Protein tyrosine phosphatase, non-receptor type 22 (lymphoid), also known as PTPN22, is a protein that in humans is encoded by the PTPN22gene. This gene can be expressed in different forms. PTPN22 affects the responsiveness of T and B cell receptors, and mutations are associated with increases or decreases in risks of autoimmune diseases.
The gene is located on the short arm of Chromosome 1 near the end (telomere) (1p13.2) on the Crick (minus) strand. It is 57,898 bases in length and encodes a protein of 807 amino acids (molecular weight 91,705 Da). There are 24 exons in the gene and 21 transcript variants encoding 10 distinct proteins are known. The proteins are located in the cytoplasm.
This gene encodes a protein tyrosine phosphatase which is expressed primarily in lymphoid tissues. This enzyme is involved in several signalling pathways associated with the immune response. Based on models of the murine phosphatase, structural identification, and human genetics the phosphatase forms complexes with C-src tyrosine kinase (Csk), associated with the control of Src family members. The mutation Arg620Trp disrupts binding to Csk, alters the responsiveness of T and B cell receptors, and is associated with autoimmune diseases. There are other suggestions that the phosphatase regulates CBL function in the T cell receptor signaling pathway. Other interactions are likely.
A recent study suggests that the mutation does not, on a population basis, reduce life span. The mutation may be conserved in human evolution because it may provide a hyper-immune response to infectious disease.
^Cohen S, Dadi H, Shaoul E, Sharfe N, Roifman CM (March 1999). "Cloning and characterization of a lymphoid-specific, inducible human protein tyrosine phosphatase, Lyp". Blood93 (6): 2013–24. PMID10068674.CS1 maint: Date and year (link)
^Gregorieff A, Cloutier JF, Veillette A (May 1998). "Sequence requirements for association of protein-tyrosine phosphatase PEP with the Src homology 3 domain of inhibitory tyrosine protein kinase p50(csk)". J. Biol. Chem.273 (21): 13217–22. doi:10.1074/jbc.273.21.13217. PMID9582365.CS1 maint: Date and year (link)
^Ghose R, Shekhtman A, Goger MJ, Ji H, Cowburn D (November 2001). "A novel, specific interaction involving the Csk SH3 domain and its natural ligand". Nat. Struct. Biol.8 (11): 998–1004. doi:10.1038/nsb1101-998. PMID11685249.CS1 maint: Date and year (link)
^Vang T, Miletic AV, Bottini N, Mustelin T (September 2007). "Protein tyrosine phosphatase PTPN22 in human autoimmunity". Autoimmunity40 (6): 453–61. doi:10.1080/08916930701464897. PMID17729039.CS1 maint: Date and year (link)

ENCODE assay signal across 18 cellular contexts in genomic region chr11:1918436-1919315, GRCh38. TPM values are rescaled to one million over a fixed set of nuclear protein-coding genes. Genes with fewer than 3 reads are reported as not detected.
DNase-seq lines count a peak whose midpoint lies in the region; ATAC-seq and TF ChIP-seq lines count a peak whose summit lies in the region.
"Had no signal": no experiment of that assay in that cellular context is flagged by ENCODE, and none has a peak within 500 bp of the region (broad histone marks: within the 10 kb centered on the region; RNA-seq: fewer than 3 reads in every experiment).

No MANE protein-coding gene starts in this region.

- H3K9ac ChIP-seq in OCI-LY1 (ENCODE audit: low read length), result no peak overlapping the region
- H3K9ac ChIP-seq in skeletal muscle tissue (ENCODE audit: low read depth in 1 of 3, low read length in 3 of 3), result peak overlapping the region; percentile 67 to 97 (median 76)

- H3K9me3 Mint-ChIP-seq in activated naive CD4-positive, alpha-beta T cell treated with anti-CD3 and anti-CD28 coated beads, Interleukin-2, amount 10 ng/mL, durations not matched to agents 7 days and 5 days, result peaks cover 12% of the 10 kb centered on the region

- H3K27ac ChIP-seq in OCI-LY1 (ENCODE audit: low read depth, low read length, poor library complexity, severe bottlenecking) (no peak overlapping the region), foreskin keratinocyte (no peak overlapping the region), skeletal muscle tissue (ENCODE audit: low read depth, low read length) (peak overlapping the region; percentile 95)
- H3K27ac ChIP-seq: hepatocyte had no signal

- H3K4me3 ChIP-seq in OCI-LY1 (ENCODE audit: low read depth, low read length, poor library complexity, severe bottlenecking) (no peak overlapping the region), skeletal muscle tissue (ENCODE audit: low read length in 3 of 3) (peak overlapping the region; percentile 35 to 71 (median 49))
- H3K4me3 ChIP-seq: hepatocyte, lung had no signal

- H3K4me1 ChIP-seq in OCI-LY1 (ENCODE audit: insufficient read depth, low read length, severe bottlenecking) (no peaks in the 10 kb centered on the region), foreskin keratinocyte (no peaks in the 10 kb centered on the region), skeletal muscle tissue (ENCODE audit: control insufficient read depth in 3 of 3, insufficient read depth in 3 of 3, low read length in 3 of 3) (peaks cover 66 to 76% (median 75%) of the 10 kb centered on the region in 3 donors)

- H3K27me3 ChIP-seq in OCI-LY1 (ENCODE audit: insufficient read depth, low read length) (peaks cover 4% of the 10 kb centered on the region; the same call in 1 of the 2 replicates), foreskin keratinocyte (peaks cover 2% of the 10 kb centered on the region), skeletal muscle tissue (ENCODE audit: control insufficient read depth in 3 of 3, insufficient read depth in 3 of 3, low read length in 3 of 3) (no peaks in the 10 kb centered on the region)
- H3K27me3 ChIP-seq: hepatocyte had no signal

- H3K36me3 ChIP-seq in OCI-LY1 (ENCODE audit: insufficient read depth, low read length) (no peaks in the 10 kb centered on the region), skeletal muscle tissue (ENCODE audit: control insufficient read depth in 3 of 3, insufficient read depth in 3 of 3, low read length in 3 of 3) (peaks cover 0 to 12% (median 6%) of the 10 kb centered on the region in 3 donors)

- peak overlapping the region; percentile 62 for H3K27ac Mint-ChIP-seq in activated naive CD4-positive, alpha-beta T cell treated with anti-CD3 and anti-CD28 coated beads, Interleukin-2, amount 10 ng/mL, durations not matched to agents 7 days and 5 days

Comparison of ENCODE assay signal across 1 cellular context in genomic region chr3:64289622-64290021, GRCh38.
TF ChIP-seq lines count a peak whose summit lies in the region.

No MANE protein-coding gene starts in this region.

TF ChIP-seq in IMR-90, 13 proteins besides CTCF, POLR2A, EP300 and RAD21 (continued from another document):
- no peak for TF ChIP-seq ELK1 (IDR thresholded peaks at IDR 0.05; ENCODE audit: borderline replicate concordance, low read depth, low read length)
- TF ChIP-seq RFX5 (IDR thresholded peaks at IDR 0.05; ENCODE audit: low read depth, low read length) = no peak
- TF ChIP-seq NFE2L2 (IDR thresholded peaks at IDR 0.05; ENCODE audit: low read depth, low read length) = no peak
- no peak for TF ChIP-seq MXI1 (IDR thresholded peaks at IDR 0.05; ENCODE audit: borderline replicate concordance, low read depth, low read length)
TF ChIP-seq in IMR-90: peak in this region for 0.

^Vang T, Congia M, Macis MD, Musumeci L, Orrú V, Zavattari P et al. (December 2005). "Autoimmune-associated lymphoid tyrosine phosphatase is a gain-of-function variant". Nat. Genet.37 (12): 1317–9. doi:10.1038/ng1673. PMID16273109.Vancouver style error (help)CS1 maint: Date and year (link)
^Napolioni V, Natali A, Saccucci P, Lucarini N (August 2011). "PTPN22 1858C>T (R620W) functional polymorphism and human longevity". Mol. Biol. Rep.38 (6): 4231–5. doi:10.1007/s11033-010-0546-8. PMID21113673.CS1 maint: Date and year (link)
Hill RJ, Zozulya S, Lu YL, Ward K, Gishizky M, Jallal B (2002). "The lymphoid protein tyrosine phosphatase Lyp interacts with the adaptor molecule Grb2 and functions as a negative regulator of T-cell activation". Exp. Hematol.30 (3): 237–44. doi:10.1016/S0301-472X(01)00794-9. PMID11882361.
Chien W, Tidow N, Williamson EA, Shih LY, Krug U, Kettenbach A et al. (2003). "Characterization of a myeloid tyrosine phosphatase, Lyp, and its role in the Bcr-Abl signal transduction pathway". J. Biol. Chem.278 (30): 27413–20. doi:10.1074/jbc.M304575200. PMID12764153.
Bottini N, Musumeci L, Alonso A, Rahmouni S, Nika K, Rostamkhani M et al. (2004). "A functional variant of lymphoid tyrosine phosphatase is associated with type I diabetes". Nat. Genet.36 (4): 337–8. doi:10.1038/ng1323. PMID15004560.
Smyth D, Cooper JD, Collins JE, Heward JM, Franklyn JA, Howson JM et al. (2004). "Replication of an association between the lymphoid tyrosine phosphatase locus (LYP/PTPN22) with type 1 diabetes, and evidence for its role as a general autoimmunity locus". Diabetes53 (11): 3020–3. doi:10.2337/diabetes.53.11.3020. PMID15504986.
Ladner MB, Bottini N, Valdes AM, Noble JA (2005). "Association of the single nucleotide polymorphism C1858T of the PTPN22 gene with type 1 diabetes". Hum. Immunol.66 (1): 60–4. doi:10.1016/j.humimm.2004.09.016. PMID15620463.
Orozco G, Sánchez E, González-Gay MA, López-Nevot MA, Torres B, Cáliz R et al. (January 2005). "Association of a functional single-nucleotide polymorphism of PTPN22, encoding lymphoid protein phosphatase, with rheumatoid arthritis and systemic lupus erythematosus". Arthritis Rheum.52 (1): 219–24. doi:10.1002/art.20771. PMID15641066.Vancouver style error (help)CS1 maint: Date and year (link)
Steer S, Lad B, Grumley JA, Kingsley GH, Fisher SA (2005). "Association of R602W in a protein tyrosine phosphatase gene with a high risk of rheumatoid arthritis in a British population: evidence for an early onset/disease severity effect". Arthritis Rheum.52 (1): 358–60. doi:10.1002/art.20737. PMID15641088.
Zhernakova A, Eerligh P, Wijmenga C, Barrera P, Roep BO, Koeleman BP (2005). "Differential association of the PTPN22 coding variant with autoimmune diseases in a Dutch population". Genes Immun.6 (6): 459–61. doi:10.1038/sj.gene.6364220. PMID15875058.